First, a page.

An Affair of Love
(Une Liaison Pornographique)

             Perhaps in an effort not to confuse or mislead the American public,
     the Frederic Fonteyne's French-language character study of a romance
     between two middle-aged, rather ordinary people has had its title changed
     from the more provocative
UNE LIAISON PORNOGRAPHIQUE
       (A PORNOGRAPHIC AFFAIR)
to the more palatable AN AFFAIR OF LOVE.
      By whatever name, the film is a provocative and finely-tuned dissection
      of what started as a random encounter that surprisingly took on added
      depth.

             The premise alone is intriguing. A single woman places a personal ad
     seeking a man willing to fulfill a sexual fantasy. Now, long after the
     relationship has ended, they play a sort of he said/she said game, discussing
     their affair with an unseen interviewer but wisely never revealing the impetus
     that brought them together.

             The woman is portrayed with extraordinary skill and grace by Nathalie
     Baye. The man is played with bearish wit and skill by the Spanish-born
     Sergei López. The unlikely combination of the slightly portly younger López
     and the mature, still sexy Baye is what keeps this slight (it runs only 80
     minutes) feature on track.

             In the early scenes, the conflicting memories are almost comical. He
     claims they exchanged pictures and saw one another for some six months.
     She says firmly she did not send a picture and that their coupling only
     occurred for three, maybe four months. Fonteyne nicely captures the way
     memory may play tricks on lovers and does so in a nonjudgmental manner
     that only enhances the underlying themes of his work.

             When the couple first meet, it is somewhat awkward. Both are shy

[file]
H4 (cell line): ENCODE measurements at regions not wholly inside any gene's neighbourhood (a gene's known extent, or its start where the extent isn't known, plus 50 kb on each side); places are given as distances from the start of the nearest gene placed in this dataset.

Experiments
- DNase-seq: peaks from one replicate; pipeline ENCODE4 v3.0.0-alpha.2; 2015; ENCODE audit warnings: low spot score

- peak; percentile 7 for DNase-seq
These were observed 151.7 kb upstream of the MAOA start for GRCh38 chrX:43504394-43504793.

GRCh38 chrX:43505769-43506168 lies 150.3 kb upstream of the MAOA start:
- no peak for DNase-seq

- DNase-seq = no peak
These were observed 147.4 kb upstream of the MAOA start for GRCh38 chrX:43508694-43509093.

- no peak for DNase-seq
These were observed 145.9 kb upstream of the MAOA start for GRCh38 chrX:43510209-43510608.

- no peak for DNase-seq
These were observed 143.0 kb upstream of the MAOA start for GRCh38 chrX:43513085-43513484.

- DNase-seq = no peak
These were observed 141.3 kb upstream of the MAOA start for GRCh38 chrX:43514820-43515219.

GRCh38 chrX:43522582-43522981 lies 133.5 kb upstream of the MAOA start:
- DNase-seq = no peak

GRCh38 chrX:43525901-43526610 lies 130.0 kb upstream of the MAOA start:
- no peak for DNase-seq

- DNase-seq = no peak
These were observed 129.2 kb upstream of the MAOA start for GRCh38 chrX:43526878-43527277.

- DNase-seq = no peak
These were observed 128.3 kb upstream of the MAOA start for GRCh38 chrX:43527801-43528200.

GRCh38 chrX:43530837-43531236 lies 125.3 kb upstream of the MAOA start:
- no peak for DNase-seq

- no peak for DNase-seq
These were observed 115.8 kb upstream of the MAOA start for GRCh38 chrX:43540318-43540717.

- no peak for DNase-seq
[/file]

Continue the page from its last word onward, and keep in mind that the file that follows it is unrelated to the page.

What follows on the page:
and nervous and after some "getting to know you" conversation, move
     on to the nearby hotel where she has already booked a room. Whatever
     her fantasy was, Fonteyne wisely keeps it off-screen and at no time do
     either make any comments that betray the nature of the act. Some may
     find this a bit of an annoyance -- like the proverbial elephant in the room,
     but those who do are missing the point. It is because both are willing
     to take that risk that allows them to form a bond. They soon are planning
     a weekly rendezvous despite compartmentalizing their lives. Virtually no
     personal information is exchanged, even names, yet they begin to develop
     something that blossoms into romance. When they decide to sidetrack
     from the usual and attempt to have plain intercourse, their relationship
     begins to alter and gradually dissipate. When a garrulous elderly man
     they've met in the hotel hallway collapse and they are forced to intervene,
     the affair slips even more off balance.

             Fonteyne manages to keep the film visually interesting and his choice
     of colors (the hotel is fiery red, for instance) make subliminal comments on
     the plot. The film functions on multiple levels -- the audience sees the
     participants recalling the events as well as "flashbacks" wherein they are
     experiencing the emotions -- and therefore captures a duality that enriches
     the material, making for a very nontraditional approach to a love story,
     that is after all, so commonplace as to be a cliché.

             In his two principal actors, Fonteyne has found perfection. López is             
      genuinely moving, coming across as more the romantic (the traditionally
     feminine role). Baye is simply amazing, communicating more in a single
     glance than most actresses achieve with all-out emoting. Together they
     make a believable couple, and the audience suffers the pangs of remorse
     of what might have been had fate bestowed a different set of circumstances.

             AN AFFAIR OF LOVE is that rare and much sought-after commodity,
     -- an adult love story presented with intelligence and craftsmanship.


                                Rating:                   B+
                                MPAA Rating:           R
                                Running Time:         80 mins.
© 2008 by C. E. Murphy. All Rights Reserved.